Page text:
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Adagio Teas
   Features  >  NY Theater Reviews

 
BROKE-OLOGY
at the Mitzi Newhouse Theatre, Lincoln Center

CLASS ACTION
By STUART MILLER

  Francois Battiste, Wendell Pierce and Alano Miller/ Ph: T. Charles Erickson

Kansas may be grim and gray but, as we all know, there’s no place like home—unless you’re determined to escape, to explore the fantastic world out there in Oz… or, in the case of Nathan Louis Jackson’s Broke-ology, Connecticut.
 
But unlike “The Wizard of Oz,” Broke-ology, at Lincoln Center’s Mitzi Newhouse Theater, doesn’t dwell on wizards, good witches and other flights of fancy. The patriarch, William King (Wendell Pierce), doesn’t even want to raise his children on Santa Claus, preferring instead they know their gifts come from their parents determination and hard work.
 
Broke-ology, a funny and moving but flawed play, is most refreshing in its focus on a black family for whom racial identity is vital yet secondary in the characters’ daily lives to the pull between individual, family and society and in the playwright’s themes to the struggles of class.
 
A brief opening scene in 1982 depicts William and his pregnant wife Sonia (Crystal A. Dickinson) dreaming big about their future. The scene meanders and feels banal but it gains poignancy as the action suddenly shifts to the present: Sonia has been dead for 15 years while William is stuck in the same worn-down house in the same downtrodden neighborhood of Kansas City. Worse, he is beset by multiple sclerosis. The action centers on how their two sons clash over how to handle William’s illness.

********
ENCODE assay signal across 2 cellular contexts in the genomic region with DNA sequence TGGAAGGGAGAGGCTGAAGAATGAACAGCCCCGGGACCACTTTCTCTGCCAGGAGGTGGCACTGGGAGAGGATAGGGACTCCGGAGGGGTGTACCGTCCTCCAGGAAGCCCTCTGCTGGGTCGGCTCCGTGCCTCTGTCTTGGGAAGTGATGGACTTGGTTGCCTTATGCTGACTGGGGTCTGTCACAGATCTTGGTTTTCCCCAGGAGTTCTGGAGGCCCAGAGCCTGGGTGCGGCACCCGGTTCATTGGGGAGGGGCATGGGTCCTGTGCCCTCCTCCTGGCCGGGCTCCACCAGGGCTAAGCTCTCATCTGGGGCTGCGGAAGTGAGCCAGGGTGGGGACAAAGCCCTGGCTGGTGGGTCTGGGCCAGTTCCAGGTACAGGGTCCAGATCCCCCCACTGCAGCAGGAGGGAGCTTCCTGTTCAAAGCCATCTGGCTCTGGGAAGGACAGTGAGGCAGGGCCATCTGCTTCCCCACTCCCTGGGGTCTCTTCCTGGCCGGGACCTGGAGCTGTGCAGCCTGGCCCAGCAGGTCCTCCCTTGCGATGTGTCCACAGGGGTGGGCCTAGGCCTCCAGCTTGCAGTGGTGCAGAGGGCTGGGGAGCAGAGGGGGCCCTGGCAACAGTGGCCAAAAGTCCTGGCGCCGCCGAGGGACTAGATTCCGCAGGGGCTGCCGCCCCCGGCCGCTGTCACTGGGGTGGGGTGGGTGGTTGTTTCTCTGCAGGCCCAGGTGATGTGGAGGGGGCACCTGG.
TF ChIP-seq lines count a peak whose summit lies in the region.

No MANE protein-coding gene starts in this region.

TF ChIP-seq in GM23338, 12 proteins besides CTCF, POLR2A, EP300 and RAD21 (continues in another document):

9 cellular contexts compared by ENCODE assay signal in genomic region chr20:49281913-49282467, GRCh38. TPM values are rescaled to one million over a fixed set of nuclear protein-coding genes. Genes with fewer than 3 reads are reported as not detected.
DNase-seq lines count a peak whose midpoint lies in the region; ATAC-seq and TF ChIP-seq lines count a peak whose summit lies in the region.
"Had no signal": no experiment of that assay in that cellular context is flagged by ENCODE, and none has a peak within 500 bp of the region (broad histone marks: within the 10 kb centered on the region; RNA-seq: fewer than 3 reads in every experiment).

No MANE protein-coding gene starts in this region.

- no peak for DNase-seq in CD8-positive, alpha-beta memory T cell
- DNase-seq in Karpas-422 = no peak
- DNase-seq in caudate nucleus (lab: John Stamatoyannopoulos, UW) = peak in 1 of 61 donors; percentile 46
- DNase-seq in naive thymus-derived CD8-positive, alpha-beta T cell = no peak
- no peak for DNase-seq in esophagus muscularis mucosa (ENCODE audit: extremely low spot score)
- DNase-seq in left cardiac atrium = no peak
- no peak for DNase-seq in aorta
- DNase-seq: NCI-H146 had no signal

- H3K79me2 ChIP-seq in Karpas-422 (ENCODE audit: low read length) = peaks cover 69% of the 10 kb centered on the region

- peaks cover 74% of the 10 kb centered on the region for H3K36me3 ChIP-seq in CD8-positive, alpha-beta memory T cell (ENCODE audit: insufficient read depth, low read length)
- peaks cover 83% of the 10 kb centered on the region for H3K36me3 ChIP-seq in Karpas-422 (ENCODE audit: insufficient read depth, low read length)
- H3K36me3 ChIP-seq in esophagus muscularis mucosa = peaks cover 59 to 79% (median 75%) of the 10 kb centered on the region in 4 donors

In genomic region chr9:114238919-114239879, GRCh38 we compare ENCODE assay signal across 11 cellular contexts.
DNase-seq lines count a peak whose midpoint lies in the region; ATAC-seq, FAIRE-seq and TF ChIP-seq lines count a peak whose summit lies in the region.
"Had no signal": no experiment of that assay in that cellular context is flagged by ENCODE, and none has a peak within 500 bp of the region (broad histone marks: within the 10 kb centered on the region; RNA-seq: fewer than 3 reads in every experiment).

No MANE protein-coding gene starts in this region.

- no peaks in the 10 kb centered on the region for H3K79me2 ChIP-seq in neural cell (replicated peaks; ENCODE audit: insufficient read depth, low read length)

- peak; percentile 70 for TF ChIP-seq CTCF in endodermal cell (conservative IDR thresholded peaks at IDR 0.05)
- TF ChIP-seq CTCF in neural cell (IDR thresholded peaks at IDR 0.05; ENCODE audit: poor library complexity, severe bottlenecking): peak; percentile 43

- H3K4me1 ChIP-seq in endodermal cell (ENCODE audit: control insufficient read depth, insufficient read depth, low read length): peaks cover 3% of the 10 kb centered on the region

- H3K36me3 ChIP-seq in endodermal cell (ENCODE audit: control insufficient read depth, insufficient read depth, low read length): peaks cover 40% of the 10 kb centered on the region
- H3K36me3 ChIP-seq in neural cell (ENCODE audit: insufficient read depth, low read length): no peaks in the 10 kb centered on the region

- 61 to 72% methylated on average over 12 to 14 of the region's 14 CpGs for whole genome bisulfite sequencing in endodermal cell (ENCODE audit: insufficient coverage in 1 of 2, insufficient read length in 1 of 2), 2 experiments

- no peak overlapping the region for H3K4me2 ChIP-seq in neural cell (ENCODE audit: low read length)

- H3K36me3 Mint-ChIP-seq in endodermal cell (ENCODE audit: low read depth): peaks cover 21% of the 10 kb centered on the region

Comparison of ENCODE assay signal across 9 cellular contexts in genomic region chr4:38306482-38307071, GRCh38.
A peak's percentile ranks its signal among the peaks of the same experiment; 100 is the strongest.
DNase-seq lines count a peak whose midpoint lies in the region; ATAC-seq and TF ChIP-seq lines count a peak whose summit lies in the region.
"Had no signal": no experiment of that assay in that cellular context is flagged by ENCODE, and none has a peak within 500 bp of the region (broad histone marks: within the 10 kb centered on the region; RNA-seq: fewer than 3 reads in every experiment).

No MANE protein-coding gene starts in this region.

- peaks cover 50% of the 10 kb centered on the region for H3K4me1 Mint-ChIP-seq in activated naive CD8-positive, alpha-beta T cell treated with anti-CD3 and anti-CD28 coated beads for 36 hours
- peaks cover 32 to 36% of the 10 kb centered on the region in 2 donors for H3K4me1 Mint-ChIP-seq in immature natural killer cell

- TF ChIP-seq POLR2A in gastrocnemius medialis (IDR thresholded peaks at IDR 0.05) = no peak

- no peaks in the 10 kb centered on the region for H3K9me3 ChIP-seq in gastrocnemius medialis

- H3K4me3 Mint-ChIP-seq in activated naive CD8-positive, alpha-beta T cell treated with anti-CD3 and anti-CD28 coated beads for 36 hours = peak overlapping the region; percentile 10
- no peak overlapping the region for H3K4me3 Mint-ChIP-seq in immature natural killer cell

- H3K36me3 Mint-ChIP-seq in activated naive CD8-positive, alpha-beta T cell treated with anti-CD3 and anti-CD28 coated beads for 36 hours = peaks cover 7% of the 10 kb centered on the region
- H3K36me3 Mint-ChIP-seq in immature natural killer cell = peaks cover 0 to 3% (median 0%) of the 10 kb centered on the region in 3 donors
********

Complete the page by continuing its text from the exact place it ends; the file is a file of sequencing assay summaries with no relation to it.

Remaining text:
High-voltage Ennis (Francois Battiste) lives nearby and administers his father’s shots, but he’s about to become a father himself and is getting nagged by his wife (especially about his use of the “N" word—when he says it, he must repent by chanting, “I love black people” five times) and burned out by his dead-end job at a barbecue restaurant called Lord of the Wings. His first scene is a hilarious rant on his theory of “broke-ology,” the science of being broke and surviving.
 
That riff is dissected, however, by his younger brother, Malcolm (Alano Miller), who has just gotten his master’s degree at the University of Connecticut. Despite his love for his family and the sense of responsibility (and guilt) that he feels and that Ennis piles on, he yearns to return east to pursue contributing to society as an environmental activist, even if it means putting William in an assisted living home.
 
Some of the dialogue is stilted, and the relatively inexperienced Miller sometimes seems awkward in his role. Mostly, however, he, along with the charismatic Battiste and Pierce, who gives a finely tuned performance, feel like a family as they play dominoes and steal garden gnomes and reminisce about the time Sonia painted traditional Christmas figurines black out of ethnic pride only to have William shoot down the notion of black people hanging from a tree in their house. (“It would have been Ku Klux Christmas,” he cracks.)
 
The bond gives the arguments emotional heft. And while his characters may feel “stuck,” as they often complain in desperate situations beyond their control, this family is more Barack Obama than Reverend Wright in tone. The lack of anger over the lack of opportunity for William and then for Ennis gives potency to Malcolm’s struggle between obligations and ambitions, especially since his father disagrees with Ennis and encourages Malcolm to follow his dreams.
 
Although the final moment feels a bit contrived and melodramatic, the play offers plenty of naturalism, alternately funny and heart-wrenching, and Jackson has established himself as a playwright with a strong, clear voice from which we hope to hear more.
 


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